A couple of good articles on the influence non-profits in the community came out this week. CityLab noted that in some communities, non-profits were exhibiting greater influence and leadership than politicians that represented those districts.
Based on his observations, he argues in the journal American Sociological Review, the role of nonprofits in disadvantaged city neighborhood has been changing. They’re no longer just extensions of the state or representatives of a few interest groups. They’re “legitimate representatives of poor urban neighborhoods,” and in many cases, “supersede” elected officials.
What’s happening now is that these organizations are directly negotiating for resources from public and private sector entities that hold the proverbial purse strings. Community organizations are now authoritative voices at the table, and often regarded by both private companies and bureaucrats as more invested and deeply knowledgable representatives of the neighborhoods. In Boston, “district-based elected officials, by contrast, attended ribbon cuttings and groundbreakings but were largely absent from substantive discussions of redevelopment planning,” Levine writes.
When I read this earlier this week, I thought it was interesting but didn’t think most arts organizations were deeply involved enough in their communities to wield this type of influence.
As luck would have it, I didn’t have to think too long about how I might express this in a blog post because Ronia Holmes does it so well in a post that came out today on TRG Arts’ blog.
Her post, “Your organization sucks at “community” and let me tell you why” is a must read if your arts organization conducts outreach activities or talks about attracting new audiences. I plan to distribute it to my board and partners in other arts organizations.
She makes some very frank statements which may be uncomfortable to read, but they are reasonable and empathize with the position in which arts organizations find themselves.
Almost too much to quote but I will try to keep it brief:
Disinvested communities are not devoid of arts and culture. In America particularly, communities who historically have been excluded from the table have responded by building their own tables, using whatever resources could be scraped together. Marginalized communities have established organizations that don’t treat them or their cultural output as deviations from the norm to be celebrated for diversity, but as fundamental components of society. The organizations they created, and continue to create, are replete with artists, leaders, decision-makers, and workers who look like and are part of the community they serve, who share similar lived experiences, and have a deep understanding of what programming will truly resonate.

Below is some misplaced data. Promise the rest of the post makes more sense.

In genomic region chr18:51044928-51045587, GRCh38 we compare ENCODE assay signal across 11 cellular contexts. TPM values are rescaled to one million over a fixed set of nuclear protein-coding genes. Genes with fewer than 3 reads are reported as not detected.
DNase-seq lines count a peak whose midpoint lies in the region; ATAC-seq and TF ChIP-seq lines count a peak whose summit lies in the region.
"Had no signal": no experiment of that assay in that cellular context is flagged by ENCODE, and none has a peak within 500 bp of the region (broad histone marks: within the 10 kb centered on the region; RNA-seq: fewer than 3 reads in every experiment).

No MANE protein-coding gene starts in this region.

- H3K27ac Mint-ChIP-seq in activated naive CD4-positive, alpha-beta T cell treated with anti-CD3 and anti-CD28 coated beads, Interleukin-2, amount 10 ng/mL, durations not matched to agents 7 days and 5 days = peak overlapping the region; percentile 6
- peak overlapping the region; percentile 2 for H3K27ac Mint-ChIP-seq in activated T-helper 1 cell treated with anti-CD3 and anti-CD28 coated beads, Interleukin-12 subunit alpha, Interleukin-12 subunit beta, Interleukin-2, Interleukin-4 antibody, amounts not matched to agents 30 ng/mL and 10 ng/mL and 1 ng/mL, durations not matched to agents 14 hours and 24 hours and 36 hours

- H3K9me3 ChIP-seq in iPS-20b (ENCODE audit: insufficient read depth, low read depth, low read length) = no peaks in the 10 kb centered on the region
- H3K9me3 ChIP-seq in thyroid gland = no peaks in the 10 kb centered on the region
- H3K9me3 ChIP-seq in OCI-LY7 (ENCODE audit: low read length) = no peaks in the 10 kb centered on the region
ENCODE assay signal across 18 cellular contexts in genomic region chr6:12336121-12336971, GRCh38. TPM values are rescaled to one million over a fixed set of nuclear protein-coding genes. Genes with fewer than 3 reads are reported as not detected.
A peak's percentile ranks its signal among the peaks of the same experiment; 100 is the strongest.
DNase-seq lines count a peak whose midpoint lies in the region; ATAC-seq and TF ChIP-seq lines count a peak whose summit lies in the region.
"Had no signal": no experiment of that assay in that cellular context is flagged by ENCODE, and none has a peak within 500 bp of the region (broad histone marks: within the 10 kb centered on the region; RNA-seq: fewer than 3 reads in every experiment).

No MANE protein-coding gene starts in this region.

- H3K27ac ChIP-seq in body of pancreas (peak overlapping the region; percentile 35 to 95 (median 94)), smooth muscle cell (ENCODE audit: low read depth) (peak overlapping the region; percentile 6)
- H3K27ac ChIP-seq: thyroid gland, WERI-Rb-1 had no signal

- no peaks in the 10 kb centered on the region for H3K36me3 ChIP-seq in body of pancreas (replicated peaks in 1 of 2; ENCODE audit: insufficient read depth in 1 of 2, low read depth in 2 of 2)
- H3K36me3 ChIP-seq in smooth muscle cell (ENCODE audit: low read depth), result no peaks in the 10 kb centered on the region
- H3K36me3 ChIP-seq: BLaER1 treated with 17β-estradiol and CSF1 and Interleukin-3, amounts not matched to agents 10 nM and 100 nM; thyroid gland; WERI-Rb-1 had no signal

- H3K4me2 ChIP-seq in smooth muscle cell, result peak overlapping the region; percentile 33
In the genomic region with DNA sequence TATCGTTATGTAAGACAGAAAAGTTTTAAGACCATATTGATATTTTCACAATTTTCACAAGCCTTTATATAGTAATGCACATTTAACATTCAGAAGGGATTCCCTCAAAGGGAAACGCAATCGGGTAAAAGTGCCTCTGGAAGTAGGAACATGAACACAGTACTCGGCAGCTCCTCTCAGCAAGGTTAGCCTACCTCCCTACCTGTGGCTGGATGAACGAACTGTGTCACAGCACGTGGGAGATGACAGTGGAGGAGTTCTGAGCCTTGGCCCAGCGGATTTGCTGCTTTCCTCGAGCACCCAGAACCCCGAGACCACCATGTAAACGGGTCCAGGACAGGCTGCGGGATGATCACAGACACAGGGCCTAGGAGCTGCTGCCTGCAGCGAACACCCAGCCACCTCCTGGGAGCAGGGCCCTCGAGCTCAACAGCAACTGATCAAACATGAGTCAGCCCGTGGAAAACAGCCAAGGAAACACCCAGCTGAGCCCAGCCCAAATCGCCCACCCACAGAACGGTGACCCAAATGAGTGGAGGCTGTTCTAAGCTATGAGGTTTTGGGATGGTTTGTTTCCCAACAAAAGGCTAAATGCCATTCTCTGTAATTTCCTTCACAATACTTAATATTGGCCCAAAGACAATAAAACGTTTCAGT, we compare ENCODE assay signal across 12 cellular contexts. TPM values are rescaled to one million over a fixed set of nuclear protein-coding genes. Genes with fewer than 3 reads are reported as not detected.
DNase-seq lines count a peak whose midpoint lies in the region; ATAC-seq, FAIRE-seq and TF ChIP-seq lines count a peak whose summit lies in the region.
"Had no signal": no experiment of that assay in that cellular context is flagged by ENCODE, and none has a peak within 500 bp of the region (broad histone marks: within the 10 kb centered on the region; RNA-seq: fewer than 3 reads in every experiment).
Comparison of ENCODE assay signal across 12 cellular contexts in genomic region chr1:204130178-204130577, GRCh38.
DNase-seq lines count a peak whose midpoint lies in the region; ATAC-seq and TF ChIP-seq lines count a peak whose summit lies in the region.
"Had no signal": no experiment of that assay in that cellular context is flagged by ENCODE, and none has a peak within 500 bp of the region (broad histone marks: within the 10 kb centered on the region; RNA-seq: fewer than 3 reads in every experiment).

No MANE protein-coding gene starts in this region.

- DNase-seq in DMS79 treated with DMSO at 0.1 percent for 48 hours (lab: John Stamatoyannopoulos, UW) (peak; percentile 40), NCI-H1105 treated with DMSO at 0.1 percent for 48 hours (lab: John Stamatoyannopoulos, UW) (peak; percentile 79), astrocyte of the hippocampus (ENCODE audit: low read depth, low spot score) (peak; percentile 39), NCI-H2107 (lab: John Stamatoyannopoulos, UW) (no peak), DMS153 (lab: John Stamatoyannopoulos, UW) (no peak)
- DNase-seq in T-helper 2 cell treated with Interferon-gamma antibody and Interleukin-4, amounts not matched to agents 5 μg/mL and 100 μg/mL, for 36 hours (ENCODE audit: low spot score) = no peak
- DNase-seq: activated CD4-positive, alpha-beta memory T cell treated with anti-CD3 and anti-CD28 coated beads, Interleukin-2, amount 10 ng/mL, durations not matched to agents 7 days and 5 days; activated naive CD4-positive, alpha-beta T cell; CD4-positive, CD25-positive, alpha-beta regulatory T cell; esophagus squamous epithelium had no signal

Referring to arts organizations which are not native to these disinvested communities:
Rather than grapple with these deeply ingrained failings, most organizations have opted to substitute narrative for action. They have amended their written missions and values in order to recast themselves as inclusive organizations meant for all. They turn to the community and say, “Now we’ve got a space here for you!”
And they fail to hear this critical question: “Why should we abandon our own table for a small chair at yours?”
The following about seeking new audiences really grabbed my attention:
There is a pervasive idea that a “new” audience must be a “diverse” one, and community-building is co-opted as a tactic for patron acquisition. The hard truth is that the disinvested communities targeted by so many outreach programs simply do not have the resources to—or, frankly, the interest in—sustaining these organizations. The model of operation on which most organizations operate need constant and high influxes of cash, and the lion’s share of affluence still rests with white patrons.
The reality is that most arts organizations don’t need a “diverse” audience—they need an audience with discretionary income. Yet the almost maniacal focus on community-building keeps organizations trapped in cycles of trying to sell to—not engage with, but sell to—audiences that don’t have that resource. In the meantime, organizations are unable to concentrate fully on patron retention and loyalty, and identifying and building audiences that are able and willing to fill the funding gaps.
Every year, organizations jump through hoops to secure restricted grants that necessitate yet another outreach program or diversity week or community partnership, hoping that if they impress the funders enough they will be given money that can be used for what the organization actually has a mission to do.
If real, authentic, genuine community building isn’t central to your mission, if it isn’t your raison d’être, then you shouldn’t be doing it. Because chances are that not only are you doing it badly, you’re doing it at the expense of your real mission. The mission of most arts organizations—the real mission—is simple: to present an art form. And that’s ok. We need organizations that prioritize preservation, development, and presentation of an art form, and I for one don’t think any organization should be penalized for it.
As much as I quoted here, there is a lot I left out. Even though I probably flirted with tl;dnr eight paragraphs ago, I hope this sample is enough to make you want to read more of what she said.
While it is not the final word on the subject, I think we probably recognize the truth in what she says about outreach efforts. The futility of grant chasing has been acknowledged for quite awhile. These are ideas that need continued discussion.
While we would like to be in a position where our organizations are viewed as leaders in the community like those in the CityLab article, most arts organizations really lack the resources and mission to fulfill that role.